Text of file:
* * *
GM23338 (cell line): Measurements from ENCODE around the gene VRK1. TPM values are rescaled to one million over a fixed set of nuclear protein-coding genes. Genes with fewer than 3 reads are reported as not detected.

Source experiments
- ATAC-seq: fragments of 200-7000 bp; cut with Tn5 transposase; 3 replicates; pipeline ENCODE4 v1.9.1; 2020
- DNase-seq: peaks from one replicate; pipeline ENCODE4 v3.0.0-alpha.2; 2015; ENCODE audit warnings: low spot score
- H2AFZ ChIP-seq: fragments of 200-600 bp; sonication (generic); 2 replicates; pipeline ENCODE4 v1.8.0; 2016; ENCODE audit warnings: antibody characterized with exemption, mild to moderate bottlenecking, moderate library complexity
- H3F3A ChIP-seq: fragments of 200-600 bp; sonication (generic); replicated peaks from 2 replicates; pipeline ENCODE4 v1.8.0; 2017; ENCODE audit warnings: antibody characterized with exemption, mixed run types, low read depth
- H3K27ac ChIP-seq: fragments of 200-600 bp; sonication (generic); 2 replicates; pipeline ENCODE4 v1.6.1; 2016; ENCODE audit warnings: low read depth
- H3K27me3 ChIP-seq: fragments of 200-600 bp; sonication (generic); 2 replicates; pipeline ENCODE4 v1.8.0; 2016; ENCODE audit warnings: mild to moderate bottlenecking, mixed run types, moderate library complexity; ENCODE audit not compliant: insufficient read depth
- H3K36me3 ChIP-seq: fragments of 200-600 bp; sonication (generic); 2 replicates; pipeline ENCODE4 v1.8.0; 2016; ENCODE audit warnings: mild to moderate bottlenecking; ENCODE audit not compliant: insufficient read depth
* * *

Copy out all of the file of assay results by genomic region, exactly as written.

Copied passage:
GM23338 (cell line): Measurements from ENCODE around the gene VRK1. TPM values are rescaled to one million over a fixed set of nuclear protein-coding genes. Genes with fewer than 3 reads are reported as not detected.

Source experiments
- ATAC-seq: fragments of 200-7000 bp; cut with Tn5 transposase; 3 replicates; pipeline ENCODE4 v1.9.1; 2020
- DNase-seq: peaks from one replicate; pipeline ENCODE4 v3.0.0-alpha.2; 2015; ENCODE audit warnings: low spot score
- H2AFZ ChIP-seq: fragments of 200-600 bp; sonication (generic); 2 replicates; pipeline ENCODE4 v1.8.0; 2016; ENCODE audit warnings: antibody characterized with exemption, mild to moderate bottlenecking, moderate library complexity
- H3F3A ChIP-seq: fragments of 200-600 bp; sonication (generic); replicated peaks from 2 replicates; pipeline ENCODE4 v1.8.0; 2017; ENCODE audit warnings: antibody characterized with exemption, mixed run types, low read depth
- H3K27ac ChIP-seq: fragments of 200-600 bp; sonication (generic); 2 replicates; pipeline ENCODE4 v1.6.1; 2016; ENCODE audit warnings: low read depth
- H3K27me3 ChIP-seq: fragments of 200-600 bp; sonication (generic); 2 replicates; pipeline ENCODE4 v1.8.0; 2016; ENCODE audit warnings: mild to moderate bottlenecking, mixed run types, moderate library complexity; ENCODE audit not compliant: insufficient read depth
- H3K36me3 ChIP-seq: fragments of 200-600 bp; sonication (generic); 2 replicates; pipeline ENCODE4 v1.8.0; 2016; ENCODE audit warnings: mild to moderate bottlenecking; ENCODE audit not compliant: insufficient read depth